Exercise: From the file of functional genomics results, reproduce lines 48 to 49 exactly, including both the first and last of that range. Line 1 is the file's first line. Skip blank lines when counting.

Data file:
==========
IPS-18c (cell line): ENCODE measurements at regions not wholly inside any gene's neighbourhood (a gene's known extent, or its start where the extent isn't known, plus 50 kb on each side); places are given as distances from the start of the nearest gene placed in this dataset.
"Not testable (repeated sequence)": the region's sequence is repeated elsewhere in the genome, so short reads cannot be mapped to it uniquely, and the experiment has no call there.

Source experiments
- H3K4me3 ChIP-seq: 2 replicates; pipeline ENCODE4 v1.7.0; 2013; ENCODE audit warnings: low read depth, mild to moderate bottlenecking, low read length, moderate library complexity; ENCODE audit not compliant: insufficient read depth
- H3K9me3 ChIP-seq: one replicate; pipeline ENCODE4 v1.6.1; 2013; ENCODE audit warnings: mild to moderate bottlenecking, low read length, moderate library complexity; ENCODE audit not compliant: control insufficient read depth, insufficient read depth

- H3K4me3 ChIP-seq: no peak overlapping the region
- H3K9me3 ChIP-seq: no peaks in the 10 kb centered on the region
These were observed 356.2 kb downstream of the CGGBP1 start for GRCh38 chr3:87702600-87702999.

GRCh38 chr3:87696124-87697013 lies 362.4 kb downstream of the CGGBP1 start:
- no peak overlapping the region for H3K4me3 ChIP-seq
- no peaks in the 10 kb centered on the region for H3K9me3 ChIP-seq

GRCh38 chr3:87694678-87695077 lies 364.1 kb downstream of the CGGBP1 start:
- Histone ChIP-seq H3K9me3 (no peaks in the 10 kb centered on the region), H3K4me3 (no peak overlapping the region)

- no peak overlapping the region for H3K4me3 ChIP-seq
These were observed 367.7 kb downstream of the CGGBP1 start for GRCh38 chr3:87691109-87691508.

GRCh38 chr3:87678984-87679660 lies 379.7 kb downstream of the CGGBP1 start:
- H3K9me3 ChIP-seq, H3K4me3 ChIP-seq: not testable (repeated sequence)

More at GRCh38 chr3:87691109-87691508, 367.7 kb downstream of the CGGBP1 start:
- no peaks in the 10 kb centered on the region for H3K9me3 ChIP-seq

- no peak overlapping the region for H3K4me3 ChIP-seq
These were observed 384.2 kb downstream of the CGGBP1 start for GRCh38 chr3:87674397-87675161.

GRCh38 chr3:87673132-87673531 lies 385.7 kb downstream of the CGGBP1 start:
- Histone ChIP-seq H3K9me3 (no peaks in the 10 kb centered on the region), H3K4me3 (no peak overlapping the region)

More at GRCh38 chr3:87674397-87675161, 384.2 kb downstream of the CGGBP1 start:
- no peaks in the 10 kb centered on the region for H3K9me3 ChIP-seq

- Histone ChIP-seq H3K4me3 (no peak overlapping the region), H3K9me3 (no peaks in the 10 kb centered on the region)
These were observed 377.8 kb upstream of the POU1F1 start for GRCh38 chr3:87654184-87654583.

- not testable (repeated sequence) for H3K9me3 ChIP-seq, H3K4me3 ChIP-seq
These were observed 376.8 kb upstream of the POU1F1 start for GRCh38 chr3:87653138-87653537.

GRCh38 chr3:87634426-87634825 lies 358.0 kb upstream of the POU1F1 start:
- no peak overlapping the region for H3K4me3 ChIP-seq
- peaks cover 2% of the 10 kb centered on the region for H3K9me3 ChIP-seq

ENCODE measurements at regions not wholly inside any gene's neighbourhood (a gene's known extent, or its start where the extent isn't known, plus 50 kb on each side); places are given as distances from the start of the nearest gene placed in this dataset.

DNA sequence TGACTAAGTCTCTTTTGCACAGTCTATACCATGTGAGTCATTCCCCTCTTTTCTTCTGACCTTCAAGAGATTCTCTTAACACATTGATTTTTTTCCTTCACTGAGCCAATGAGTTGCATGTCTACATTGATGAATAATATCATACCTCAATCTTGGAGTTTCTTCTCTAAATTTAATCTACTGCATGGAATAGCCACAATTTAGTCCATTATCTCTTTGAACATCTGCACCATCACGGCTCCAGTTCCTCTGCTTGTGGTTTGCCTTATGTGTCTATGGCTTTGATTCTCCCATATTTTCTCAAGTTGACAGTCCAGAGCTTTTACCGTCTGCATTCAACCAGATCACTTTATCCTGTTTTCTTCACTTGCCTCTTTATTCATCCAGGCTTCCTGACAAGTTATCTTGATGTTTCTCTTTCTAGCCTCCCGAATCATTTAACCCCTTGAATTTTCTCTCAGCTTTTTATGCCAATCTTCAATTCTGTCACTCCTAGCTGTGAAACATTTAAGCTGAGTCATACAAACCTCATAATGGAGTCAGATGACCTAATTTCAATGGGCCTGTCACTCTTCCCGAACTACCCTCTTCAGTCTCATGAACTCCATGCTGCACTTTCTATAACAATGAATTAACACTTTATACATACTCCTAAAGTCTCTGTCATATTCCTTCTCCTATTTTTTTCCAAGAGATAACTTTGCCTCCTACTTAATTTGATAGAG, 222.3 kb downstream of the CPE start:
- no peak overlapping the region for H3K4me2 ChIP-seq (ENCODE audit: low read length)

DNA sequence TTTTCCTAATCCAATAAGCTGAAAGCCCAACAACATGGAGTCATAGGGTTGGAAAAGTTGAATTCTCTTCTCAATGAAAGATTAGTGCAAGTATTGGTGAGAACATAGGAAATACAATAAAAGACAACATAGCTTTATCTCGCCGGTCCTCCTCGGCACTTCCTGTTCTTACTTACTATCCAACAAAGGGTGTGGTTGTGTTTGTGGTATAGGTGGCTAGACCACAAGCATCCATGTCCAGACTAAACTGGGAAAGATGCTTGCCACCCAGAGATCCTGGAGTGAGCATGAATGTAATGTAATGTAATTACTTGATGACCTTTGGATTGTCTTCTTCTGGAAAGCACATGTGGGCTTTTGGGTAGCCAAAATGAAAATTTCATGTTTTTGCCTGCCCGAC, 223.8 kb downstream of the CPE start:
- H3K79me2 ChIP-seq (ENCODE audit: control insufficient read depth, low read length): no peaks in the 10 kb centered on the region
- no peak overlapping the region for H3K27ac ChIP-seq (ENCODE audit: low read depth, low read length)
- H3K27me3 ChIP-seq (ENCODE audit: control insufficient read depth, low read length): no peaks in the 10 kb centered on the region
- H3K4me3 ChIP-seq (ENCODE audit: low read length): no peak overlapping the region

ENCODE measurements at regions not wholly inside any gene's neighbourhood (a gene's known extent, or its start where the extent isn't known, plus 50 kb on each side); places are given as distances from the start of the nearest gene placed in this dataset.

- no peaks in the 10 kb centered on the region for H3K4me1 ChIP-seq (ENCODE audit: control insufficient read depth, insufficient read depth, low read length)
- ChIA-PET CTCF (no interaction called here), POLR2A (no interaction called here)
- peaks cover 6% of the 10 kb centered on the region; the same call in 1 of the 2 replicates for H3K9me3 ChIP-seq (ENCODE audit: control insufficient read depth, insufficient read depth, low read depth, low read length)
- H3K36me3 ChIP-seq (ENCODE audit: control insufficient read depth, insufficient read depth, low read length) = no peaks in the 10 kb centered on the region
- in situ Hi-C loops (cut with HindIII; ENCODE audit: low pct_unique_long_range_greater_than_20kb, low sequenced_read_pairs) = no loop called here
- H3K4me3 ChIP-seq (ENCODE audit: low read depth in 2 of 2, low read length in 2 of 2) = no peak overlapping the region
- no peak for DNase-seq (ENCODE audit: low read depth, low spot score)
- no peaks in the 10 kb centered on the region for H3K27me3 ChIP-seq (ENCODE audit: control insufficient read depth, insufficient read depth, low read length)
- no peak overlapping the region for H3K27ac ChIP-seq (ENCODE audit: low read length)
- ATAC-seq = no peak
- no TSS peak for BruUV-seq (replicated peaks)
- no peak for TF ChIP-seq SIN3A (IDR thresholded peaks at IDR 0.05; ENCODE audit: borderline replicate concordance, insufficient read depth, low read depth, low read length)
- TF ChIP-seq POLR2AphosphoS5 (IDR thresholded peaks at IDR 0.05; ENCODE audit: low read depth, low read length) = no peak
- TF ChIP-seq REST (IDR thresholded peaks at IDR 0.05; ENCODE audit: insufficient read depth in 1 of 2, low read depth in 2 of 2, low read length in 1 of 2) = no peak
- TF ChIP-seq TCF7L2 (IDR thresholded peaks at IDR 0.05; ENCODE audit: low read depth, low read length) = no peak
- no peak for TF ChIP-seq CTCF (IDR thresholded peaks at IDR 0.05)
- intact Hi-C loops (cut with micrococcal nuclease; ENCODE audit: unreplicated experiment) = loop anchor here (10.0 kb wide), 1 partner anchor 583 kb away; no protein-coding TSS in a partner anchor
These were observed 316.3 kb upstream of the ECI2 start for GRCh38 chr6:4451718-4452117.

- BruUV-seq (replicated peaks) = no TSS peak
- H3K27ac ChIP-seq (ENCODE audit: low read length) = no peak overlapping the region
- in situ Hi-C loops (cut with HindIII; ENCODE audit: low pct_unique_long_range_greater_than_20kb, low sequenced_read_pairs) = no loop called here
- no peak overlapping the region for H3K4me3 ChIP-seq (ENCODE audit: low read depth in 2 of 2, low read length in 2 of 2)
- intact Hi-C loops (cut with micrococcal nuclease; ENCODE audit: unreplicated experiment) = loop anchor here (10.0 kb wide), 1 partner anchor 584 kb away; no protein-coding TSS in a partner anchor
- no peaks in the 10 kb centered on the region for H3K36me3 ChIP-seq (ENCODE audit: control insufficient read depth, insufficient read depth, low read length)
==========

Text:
- no peak for DNase-seq (ENCODE audit: low read depth, low spot score)
- no peaks in the 10 kb centered on the region for H3K27me3 ChIP-seq (ENCODE audit: control insufficient read depth, insufficient read depth, low read length)